Visit the Old Town of Wroclaw and its fabulous Cathedral Island throughout a slow-paced stroll, expose yourself to the coherent urban planning of this marvellous medieval city. Discover the fascinating history of Wroclaw, whose multicultural heritage is a mix of Czech, Polish, Prussian-German, Silesian and Jewish influences, as represented by the picturesque variety of Gothic, Renainssance and Baroque components of Wroclaw urban fabric. Sip your coffee while people (or dwarf-) watching around one of the largest market squares of Europe.
is a city that used to be known under a couple of names
throughout its long history as an urban centre, with its establishment taking place in 1214. Be it Breslau
(currently - the promo name of "Wroclove"
), it is still the same city at the bank of Odra river that is slowly regaining the fame it deserves as an important tourist destination
. This city in western Poland has recently been placed as one of the 10 recommended places for a visit by prestigious Guardian
and served as one of the host cities during EURO 2012
tournament. In order to explore the old quarter of Wroclaw, at least 3 hours of spare time are needed for you to have.
During your trip, you will visit the historical core of Wroclaw, with the Main Market Square
as the very heart of the old part of the city. Occupying the space of 213 x 178 sq. metres, it is recognised as one of the largest market squares of Europe.
A number of cafes, artisan shops, galleries and museums operate at the ground floors of its coherent ring of sumptuously decorated residential houses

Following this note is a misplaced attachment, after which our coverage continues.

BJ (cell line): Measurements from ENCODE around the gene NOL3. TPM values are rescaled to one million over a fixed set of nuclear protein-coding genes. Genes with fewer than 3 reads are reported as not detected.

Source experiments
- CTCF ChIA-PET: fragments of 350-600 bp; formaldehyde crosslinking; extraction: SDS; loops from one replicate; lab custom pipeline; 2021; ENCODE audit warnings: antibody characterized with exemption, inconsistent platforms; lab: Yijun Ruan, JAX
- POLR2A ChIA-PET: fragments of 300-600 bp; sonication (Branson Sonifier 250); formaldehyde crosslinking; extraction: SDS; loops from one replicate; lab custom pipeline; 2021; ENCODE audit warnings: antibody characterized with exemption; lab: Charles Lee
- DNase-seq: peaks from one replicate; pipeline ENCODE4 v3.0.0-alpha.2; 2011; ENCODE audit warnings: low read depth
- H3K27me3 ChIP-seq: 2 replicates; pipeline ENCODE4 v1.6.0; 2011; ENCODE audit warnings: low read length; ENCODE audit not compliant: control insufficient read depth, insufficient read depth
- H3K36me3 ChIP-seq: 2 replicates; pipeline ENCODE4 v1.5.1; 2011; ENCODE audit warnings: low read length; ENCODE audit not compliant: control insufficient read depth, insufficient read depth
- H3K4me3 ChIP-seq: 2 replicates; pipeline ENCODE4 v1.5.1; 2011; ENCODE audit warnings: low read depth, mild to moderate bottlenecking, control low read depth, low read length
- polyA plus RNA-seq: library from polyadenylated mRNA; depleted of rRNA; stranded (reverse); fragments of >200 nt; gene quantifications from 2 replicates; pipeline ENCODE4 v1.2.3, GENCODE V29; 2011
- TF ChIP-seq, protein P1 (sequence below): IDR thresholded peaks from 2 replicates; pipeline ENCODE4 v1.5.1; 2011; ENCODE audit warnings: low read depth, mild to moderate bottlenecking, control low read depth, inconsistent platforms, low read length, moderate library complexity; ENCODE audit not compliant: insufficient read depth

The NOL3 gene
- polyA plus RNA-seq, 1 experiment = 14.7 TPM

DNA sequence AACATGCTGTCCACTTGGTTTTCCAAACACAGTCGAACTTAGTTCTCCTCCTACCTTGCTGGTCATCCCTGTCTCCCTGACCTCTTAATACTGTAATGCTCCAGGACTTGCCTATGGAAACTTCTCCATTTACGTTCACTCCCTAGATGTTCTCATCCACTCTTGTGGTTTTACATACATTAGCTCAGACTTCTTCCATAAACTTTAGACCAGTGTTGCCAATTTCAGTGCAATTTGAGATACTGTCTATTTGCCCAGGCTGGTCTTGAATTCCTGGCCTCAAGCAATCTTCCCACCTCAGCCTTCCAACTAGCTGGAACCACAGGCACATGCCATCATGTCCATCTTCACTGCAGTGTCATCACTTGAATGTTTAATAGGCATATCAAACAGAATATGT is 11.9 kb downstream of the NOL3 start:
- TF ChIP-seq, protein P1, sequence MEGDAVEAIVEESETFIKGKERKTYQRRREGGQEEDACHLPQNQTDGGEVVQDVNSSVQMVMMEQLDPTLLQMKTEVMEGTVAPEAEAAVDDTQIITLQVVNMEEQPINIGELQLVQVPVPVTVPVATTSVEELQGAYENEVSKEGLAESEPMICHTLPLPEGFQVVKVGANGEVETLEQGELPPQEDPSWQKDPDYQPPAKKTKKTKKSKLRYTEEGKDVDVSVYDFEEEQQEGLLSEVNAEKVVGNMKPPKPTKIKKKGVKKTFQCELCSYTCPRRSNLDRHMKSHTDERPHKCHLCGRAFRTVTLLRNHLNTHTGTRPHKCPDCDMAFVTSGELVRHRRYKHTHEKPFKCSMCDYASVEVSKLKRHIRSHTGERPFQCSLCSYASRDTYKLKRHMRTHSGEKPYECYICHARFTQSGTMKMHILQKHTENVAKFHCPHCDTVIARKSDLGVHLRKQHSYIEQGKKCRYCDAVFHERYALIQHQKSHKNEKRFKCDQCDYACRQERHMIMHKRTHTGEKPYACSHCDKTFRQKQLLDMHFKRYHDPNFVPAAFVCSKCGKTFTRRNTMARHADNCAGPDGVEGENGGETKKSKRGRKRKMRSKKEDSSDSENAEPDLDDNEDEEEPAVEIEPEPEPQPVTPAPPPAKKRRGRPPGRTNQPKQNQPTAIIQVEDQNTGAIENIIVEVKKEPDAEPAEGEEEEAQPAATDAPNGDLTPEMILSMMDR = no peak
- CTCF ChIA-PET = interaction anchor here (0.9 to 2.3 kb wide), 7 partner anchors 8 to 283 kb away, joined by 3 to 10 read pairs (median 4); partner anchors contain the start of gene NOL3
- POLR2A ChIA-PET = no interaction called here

. The Old Town Hall
of Wroclaw is the hallmark of the square. Erected between the 13th and 16th centuries, it represents the trend of bourgeois Gothic architecture, adjoined by the 19th-century New Town Hall
, built under the Prussian administration. You will discover that Plac Solny
was highly popular with the merchants of Wroclaw and a prestigious place to have one's residential building erected at, seeing St. Elizabeth's Church
– a massive Gothic shrine of the 14th century - as still overwhelming the Old Town with its soaring bell tower. Once you walk westwards, you will come across a piece of Jewish heritage in the epicentre of Wroclaw: the Jewish quarter
and its mystical White Stork Synagogue
. With the route northwards adopted, you will find out where the vibrant student culture of Wroclaw
stems from: Wroclaw University
, the alma mater to 10 Nobel Prize holders
. The 18th-century building, stretching at the bank of the Oder, houses the inspirational Baroque masterpiece of Aula Leopoldina
. The quarter opens the gate to most Wroclaw islets and islands
. As you cross Tumski Bridge, you will enter the Cathedral Island
. The former mysterious residence of old-Polish Piast dynasty
now allows you to sightsee the marvellous shrines of St. Giles
(built ca. 1220), Wroclaw Cathedral
(1272) or the Archbishop's Palace
at one time.
Except for the most iconic landmarks of the Old Town of Wroclaw, visiting the National Museum of Wroclaw
or the one-of-its-kind Panorama Raclawicka
masterpiece of 360°panorama painting, sightseeing the Jatki arcade, Slodowa Island
, the Arsenal building or Wroclaw Opera House
, is still more than recommended. A lot of Wroclaw fabric was left in ruins
after the Siege of Breslau
of WWII. While the Polish city's administration managed to meticulously restore the core part of the Old Town
, pre-war Wroclaw is still endowed with a lot of nostalgia. The phenomenon is exemplified by the popularity of novels with Eberhard Mock
as a detective-protagonist solving the mysteries of Breslau in the interwar period.The Old Town of Wroclaw is also where the famous "Orange Alternative" anti-communist movement
would paint or place dwarves around to show how nonsense-filled the commie regime was. It is still possible to come across the remnants of the movement's activity there.
Interested in exploring the vast space of the Old Town of Wroclaw? Contact us to have your trip to the capital of Lower Silesia organised!